Vanderbilt Law Review

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Book Reviews

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Fair and Certain Punishment

Review by Frank J. Remington

Punishing Criminals. By Ernest van den Haag. New York: BasicBooks, Inc., 1975. Thinking About Crime. By James Q. Wilson. New York: BasicBooks, Inc., 1975.

Times change. So also do opinions about important social problems such as crime and government's response to crime. The books of both van den Haag and Wilson reflect changing opinions on crime and on what to do about crime. Both urge that we abandon the view that social conditions are an important cause of crime and that an improvement in social conditions will reduce crime substantially.Both urge that we give much less emphasis to the objective of rehabilitating those who commit crime. Rehabilitation is, in their view, a largely unrealistic goal. Both call for the minimization of discretion on the part of the sentencing judge and the virtual elimination of the parole board. This latter objective would be made possible by the abandonment of the indeterminate sentence.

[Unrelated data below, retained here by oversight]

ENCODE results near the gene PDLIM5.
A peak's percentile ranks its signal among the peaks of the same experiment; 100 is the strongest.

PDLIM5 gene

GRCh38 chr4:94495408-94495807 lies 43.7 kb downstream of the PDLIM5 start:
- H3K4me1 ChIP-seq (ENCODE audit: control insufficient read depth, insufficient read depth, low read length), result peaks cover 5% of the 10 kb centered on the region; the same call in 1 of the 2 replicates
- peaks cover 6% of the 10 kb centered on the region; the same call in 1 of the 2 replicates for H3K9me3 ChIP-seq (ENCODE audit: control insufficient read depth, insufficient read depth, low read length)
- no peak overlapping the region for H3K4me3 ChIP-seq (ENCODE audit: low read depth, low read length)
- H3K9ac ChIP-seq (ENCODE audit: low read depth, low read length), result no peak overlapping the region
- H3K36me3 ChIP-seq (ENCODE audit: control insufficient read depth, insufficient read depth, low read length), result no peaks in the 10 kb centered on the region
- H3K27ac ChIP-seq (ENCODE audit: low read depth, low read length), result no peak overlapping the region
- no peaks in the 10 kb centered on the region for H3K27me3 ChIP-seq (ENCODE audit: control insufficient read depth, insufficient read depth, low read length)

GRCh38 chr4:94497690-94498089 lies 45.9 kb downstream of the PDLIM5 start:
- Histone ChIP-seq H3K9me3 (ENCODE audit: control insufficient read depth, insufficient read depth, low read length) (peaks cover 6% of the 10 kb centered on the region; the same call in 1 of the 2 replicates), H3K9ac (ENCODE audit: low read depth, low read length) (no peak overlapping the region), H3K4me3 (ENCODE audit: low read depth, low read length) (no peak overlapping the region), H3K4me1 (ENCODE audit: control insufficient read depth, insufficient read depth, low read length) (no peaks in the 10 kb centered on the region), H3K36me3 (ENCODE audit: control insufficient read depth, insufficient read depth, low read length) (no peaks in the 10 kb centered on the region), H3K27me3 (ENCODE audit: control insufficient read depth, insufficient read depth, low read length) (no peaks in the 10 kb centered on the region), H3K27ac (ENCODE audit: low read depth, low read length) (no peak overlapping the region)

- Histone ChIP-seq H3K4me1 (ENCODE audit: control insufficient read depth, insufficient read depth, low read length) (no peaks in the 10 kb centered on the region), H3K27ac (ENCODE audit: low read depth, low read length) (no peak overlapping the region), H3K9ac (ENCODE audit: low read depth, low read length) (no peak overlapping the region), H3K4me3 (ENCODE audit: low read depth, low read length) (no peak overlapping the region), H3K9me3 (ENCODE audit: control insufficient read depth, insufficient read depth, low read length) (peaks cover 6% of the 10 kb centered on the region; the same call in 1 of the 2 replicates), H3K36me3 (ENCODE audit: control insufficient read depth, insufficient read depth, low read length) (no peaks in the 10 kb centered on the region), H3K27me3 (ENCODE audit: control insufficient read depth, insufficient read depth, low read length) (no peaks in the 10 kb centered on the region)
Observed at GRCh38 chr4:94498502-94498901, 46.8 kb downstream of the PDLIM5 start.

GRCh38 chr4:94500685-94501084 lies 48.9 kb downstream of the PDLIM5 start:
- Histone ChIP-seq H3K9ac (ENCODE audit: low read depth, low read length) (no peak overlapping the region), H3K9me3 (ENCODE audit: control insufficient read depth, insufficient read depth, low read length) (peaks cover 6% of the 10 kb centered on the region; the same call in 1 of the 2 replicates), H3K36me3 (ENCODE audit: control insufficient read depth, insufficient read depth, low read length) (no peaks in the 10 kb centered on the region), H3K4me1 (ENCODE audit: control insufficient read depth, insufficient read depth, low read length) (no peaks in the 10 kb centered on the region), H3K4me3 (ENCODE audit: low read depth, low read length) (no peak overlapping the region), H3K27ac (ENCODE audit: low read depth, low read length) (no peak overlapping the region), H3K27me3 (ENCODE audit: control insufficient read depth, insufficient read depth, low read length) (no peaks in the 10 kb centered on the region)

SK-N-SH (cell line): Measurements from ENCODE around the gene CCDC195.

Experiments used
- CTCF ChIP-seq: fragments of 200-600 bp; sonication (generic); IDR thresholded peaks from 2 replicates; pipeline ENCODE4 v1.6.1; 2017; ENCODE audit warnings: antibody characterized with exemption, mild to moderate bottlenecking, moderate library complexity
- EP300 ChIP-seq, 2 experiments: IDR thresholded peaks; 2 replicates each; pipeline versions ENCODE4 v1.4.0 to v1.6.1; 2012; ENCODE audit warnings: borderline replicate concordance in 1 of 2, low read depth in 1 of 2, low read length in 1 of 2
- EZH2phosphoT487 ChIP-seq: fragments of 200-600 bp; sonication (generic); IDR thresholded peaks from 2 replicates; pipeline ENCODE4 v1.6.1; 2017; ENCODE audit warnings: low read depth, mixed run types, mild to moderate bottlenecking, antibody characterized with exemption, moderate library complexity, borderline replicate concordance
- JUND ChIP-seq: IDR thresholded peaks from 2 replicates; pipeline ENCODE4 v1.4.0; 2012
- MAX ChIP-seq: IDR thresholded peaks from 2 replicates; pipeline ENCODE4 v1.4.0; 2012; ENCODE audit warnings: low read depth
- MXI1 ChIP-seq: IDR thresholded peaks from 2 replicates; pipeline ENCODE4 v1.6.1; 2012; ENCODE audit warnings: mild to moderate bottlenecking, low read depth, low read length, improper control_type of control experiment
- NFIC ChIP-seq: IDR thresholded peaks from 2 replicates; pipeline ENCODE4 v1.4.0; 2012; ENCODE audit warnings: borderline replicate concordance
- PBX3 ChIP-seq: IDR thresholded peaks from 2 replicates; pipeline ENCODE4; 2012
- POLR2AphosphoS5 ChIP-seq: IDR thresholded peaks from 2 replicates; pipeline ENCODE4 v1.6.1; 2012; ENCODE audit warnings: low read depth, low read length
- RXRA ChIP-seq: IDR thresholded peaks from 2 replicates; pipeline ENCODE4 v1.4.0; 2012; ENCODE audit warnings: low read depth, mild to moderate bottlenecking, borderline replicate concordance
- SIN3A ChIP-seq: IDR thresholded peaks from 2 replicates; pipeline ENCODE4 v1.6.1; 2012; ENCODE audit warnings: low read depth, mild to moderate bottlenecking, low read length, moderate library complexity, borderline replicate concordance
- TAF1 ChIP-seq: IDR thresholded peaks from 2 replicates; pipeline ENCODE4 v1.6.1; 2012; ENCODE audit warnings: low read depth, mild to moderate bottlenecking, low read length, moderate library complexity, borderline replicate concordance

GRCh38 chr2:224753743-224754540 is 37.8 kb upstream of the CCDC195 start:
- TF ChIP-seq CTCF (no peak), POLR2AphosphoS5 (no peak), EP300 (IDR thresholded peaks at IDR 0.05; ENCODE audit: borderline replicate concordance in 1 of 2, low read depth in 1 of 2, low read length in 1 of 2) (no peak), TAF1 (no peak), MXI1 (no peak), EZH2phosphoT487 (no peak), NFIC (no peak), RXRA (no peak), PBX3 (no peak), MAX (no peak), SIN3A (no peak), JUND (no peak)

The Crisis of Conservative Virginia: The Byrd Organization and the Politics of Massive Resistance. By James W. Ely, Jr. Knoxville: University of Tennessee Press, 1976. Pp. vii, 220. $13.50.

Reviewed by George B. Tindall

All in all, Ely has given a sound and convincing account of Virginia's political upheaval. It lacks some of the color of human drama to be found in other accounts, for instance Smith's story of the school closing in Prince Edward-Negroes, in fact, seldom come on-stage in Ely's story any more than they came on the main stage of Virginia politics. Ely, however, writing in a spare and readable style, has given us the most thorough factual account now available, along with a persuasively realistic interpretation.